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Friday, September 23, 2011

Greece and Greek News

Country Profile

Greece officially the Hellenic Republic and historically Hellas is a country in Southern Europe.

Greece, which comes from Latin Graecia as used by the Romans and literally means 'the land of the Greeks'

Greece consists of 13 Regions subdivided into a total of 325 Municipalities.

80% of Greece consists of mountains or hills, making the country one of the most mountainous in Europe.

Capital                                             Athens

Currency                                          Euro

Official Language                              Greek

Population                                        12 Million(2011 Estimate)



In 1924 Greeks vote for abolition of the monarchy in a referendum and the Second Hellenic Republic was declared.

In 1935 Georgios Kondylis(Aug 14,1878 - Feb 01,1936)a General of Greek Army and Prime Minister of Greece,took power in 1935 and effectively abolished the republic by bringing back the monarchy in a referendum.

In 1952 New constitution declares Greece a Parliamentary Democracy with a Monarch as Head of State.

In 1967 Group of army officers seize power in military coup. Elections are postponed indefinitely and Georgios Papadopoulos takes office as Prime Minister.

In 1973 Greece declared a Republic, the Monarchy is abolished and Georgios Papadopoulos assumes the Presidency.The current Third Hellenic Republic was declared in 1974 after the end of the Regime of the Colonels which had controlled Greece since the coup d'état of April 21,1967.

Politics and Government

Greece is a Parliamentary Representative Democratic Republic where the President of Greece is the Head of State who is elected by the Parliament for a five-year term and a maximum of two terms in office. 


Karolos Papoulias is the current President of Greece in office from March 12,2005(sworn in as the 7th President of the Third Hellenic Republic on March12, 2005, succeeding Konstantinos Stephanopoulos and was re-elected to a 2nd and final term on  Feb 03, 2010)


Prime Minister of Greece is the Head of Govt and of a Multi Party System. The President appoints the PM who will be approved by a majority of the Parliament's members (i.e. 151 votes)

 Parliament of Greece


The Greek Parliament has 300 members, elected for a four-year term by a system of reinforced proportional representation  in 48 multi-seat constituencies, 8 single-seat constituencies and a single nationwide list. 288 of the 300 seats are determined by constituency voting, and voters may select the candidate or candidates of their choice by marking their name on the party ballot. The remaining 12 seats are filled from nationwide party lists on a top-down basis and based on the proportion of the total vote each party received .


 Greece Debt Crisis - What went wrong in Greece?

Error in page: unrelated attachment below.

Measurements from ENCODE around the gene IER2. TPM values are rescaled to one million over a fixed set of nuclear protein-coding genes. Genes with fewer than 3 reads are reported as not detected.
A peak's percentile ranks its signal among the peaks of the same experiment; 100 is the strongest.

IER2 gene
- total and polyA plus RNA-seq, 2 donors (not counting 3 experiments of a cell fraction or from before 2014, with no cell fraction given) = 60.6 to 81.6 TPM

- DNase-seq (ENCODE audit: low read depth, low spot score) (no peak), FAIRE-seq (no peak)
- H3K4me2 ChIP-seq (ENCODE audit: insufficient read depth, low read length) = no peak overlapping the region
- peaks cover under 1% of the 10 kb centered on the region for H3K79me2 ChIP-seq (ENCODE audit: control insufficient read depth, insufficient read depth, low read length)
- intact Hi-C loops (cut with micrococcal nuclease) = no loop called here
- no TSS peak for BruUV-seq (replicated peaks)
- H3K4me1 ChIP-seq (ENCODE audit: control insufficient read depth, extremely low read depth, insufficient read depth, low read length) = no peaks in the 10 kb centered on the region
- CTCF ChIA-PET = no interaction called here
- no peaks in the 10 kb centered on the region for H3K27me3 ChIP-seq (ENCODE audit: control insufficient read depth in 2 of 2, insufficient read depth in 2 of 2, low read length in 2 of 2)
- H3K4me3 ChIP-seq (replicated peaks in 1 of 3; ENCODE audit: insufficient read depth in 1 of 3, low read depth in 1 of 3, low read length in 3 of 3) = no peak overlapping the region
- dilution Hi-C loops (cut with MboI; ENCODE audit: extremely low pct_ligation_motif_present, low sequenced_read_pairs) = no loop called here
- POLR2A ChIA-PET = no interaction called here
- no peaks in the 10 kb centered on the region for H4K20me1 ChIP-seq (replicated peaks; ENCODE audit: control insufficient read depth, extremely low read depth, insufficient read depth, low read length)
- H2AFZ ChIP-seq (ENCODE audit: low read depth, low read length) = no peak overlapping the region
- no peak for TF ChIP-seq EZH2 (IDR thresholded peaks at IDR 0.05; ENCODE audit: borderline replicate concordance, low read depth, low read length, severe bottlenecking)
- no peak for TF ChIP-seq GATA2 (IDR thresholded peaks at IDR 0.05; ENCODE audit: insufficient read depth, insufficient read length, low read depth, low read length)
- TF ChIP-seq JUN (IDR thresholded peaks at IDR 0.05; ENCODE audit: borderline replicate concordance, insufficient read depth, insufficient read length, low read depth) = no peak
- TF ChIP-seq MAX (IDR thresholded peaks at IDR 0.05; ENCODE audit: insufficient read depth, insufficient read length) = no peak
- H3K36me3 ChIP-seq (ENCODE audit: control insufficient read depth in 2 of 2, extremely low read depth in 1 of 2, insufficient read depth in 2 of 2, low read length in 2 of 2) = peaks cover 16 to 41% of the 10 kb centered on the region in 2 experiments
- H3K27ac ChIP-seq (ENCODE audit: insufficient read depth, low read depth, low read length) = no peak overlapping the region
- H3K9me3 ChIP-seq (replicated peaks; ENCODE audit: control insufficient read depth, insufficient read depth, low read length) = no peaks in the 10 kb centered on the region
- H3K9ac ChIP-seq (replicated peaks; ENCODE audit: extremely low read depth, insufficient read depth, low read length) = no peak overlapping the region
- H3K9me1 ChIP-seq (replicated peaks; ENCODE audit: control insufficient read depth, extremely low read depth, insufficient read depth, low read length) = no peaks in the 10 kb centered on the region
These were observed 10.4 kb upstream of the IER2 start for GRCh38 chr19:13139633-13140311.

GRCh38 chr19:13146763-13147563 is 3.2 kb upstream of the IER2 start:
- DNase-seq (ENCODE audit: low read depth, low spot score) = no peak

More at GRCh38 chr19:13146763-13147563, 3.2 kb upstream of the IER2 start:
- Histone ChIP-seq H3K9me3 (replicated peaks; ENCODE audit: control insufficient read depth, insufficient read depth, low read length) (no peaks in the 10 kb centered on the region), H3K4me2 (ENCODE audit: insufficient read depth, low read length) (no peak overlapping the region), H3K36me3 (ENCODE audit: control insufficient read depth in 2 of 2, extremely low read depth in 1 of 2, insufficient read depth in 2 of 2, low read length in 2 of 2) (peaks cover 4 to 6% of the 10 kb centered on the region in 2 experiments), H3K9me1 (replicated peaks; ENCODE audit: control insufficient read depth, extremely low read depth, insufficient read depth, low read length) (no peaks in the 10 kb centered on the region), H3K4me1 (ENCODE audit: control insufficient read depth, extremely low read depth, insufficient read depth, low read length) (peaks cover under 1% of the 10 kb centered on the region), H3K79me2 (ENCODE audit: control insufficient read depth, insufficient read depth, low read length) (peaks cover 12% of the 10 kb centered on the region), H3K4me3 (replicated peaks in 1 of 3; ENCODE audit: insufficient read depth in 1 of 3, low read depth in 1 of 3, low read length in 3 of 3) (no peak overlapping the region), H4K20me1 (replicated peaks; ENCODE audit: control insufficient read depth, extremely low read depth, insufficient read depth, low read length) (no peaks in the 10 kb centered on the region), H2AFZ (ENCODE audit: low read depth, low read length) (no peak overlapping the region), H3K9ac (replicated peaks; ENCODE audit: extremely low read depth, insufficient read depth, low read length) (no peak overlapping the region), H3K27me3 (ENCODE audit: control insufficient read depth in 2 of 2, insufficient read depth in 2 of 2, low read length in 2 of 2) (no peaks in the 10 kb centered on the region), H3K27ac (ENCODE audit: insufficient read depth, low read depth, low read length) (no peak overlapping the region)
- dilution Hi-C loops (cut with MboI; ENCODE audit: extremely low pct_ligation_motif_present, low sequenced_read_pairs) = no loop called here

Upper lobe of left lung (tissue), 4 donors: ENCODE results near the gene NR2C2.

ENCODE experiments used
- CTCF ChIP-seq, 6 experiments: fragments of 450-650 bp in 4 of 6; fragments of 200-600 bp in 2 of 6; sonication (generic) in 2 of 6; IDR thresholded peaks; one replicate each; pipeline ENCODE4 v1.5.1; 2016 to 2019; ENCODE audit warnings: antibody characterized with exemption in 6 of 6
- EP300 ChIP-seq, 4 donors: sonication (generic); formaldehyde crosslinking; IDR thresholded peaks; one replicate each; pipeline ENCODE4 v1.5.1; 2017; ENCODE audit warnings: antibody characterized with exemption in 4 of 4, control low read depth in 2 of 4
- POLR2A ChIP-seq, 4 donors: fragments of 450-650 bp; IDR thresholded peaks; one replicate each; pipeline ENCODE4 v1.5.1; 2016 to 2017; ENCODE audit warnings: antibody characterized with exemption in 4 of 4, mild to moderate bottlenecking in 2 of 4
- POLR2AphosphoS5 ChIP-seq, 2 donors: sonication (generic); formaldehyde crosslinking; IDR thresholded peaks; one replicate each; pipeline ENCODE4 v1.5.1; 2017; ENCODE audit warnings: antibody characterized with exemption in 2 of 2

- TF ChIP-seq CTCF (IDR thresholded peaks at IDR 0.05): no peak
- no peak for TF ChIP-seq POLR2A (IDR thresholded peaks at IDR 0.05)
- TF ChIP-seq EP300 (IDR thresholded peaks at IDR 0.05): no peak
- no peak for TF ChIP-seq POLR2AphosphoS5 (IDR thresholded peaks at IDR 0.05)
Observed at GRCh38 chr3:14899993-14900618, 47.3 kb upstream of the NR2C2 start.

1)Greece's economic reforms, which led to it abandoning the drachma as its currency in favour of the euro in 2002, made it easier for the country to borrow money

2)Greece went on a big, debt-funded spending spree, including paying for high-profile projects such as the 2004 Athens Olympics, which went well over its budget

3)The country was hit by the downturn, which meant it had to spend more on benefits and received less in taxes.Widespread tax evasion also hit the government's coffers.Greece's economic problems meant lenders started charging higher interest rates to lend it money.

4)There have been demonstrations against the government's austerity measures to deal with its debt, such as cuts to public sector pay and pensions, reduced benefits and increased taxes.
5)The EU, IMF and European Central Bank agreed 229bn euros ($300bn; £190bn) of rescue loans for Greece. Prime Minister George Papandreou quit in November 2011 after trying to call a referendum.
6)Under Prime Minister Lucas Papademos, Greece is trying to negotiate a big write-off of private debts and secure a second bail-out of 130bn euros ($170bn, £80bn) before  March20,2012 deadlin

Factors Contributing to the Crisis
  • Greece went on a big, debt-funded spending spree, including paying for high-profile projects such as the 2004 Athens Olympics, which went well over its budget.The Greek government borrowed heavily and went on something of a spending spree after it adopted the euro.Public spending soared and public sector wages practically doubled in the past decade.
  • The country was hit by the downturn, which meant it had to spend more on benefits and received less in taxes.Greece's economic problems meant lenders started charging higher interest rates to lend it money. Widespread tax evasion also hit the government's coffers.
  • The country suffers from high levels of political and economic corruption and low global competitiveness compared to its EU partners.
  • After 15 consecutive years of economic growth, Greece went into recession in 2009.
  • By the end of 2009, the Greek economy faced the highest budget deficit(15.4% of GDP) and government debt to GDP ratios in the EU.(127% of GDP in 2009)
  • As a result of the on-going economic crisis, industrial production in the country went down by 8% between March 2010 and March 2011.
  • Between 2009 and 2011 unemployment skyrocketed, from 10.3% in 2009 to 16.2% on March 2011 leaving more than 800,000 unemployed.